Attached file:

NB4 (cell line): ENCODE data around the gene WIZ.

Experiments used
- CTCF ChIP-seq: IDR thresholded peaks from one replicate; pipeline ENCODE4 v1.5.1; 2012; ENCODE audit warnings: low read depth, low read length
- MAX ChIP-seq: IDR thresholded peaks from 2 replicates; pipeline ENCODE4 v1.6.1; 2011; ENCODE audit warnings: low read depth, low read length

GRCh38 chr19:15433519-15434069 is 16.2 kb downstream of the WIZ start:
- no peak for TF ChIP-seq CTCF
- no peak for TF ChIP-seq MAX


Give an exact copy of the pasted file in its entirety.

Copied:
NB4 (cell line): ENCODE data around the gene WIZ.

Experiments used
- CTCF ChIP-seq: IDR thresholded peaks from one replicate; pipeline ENCODE4 v1.5.1; 2012; ENCODE audit warnings: low read depth, low read length
- MAX ChIP-seq: IDR thresholded peaks from 2 replicates; pipeline ENCODE4 v1.6.1; 2011; ENCODE audit warnings: low read depth, low read length

GRCh38 chr19:15433519-15434069 is 16.2 kb downstream of the WIZ start:
- no peak for TF ChIP-seq CTCF
- no peak for TF ChIP-seq MAX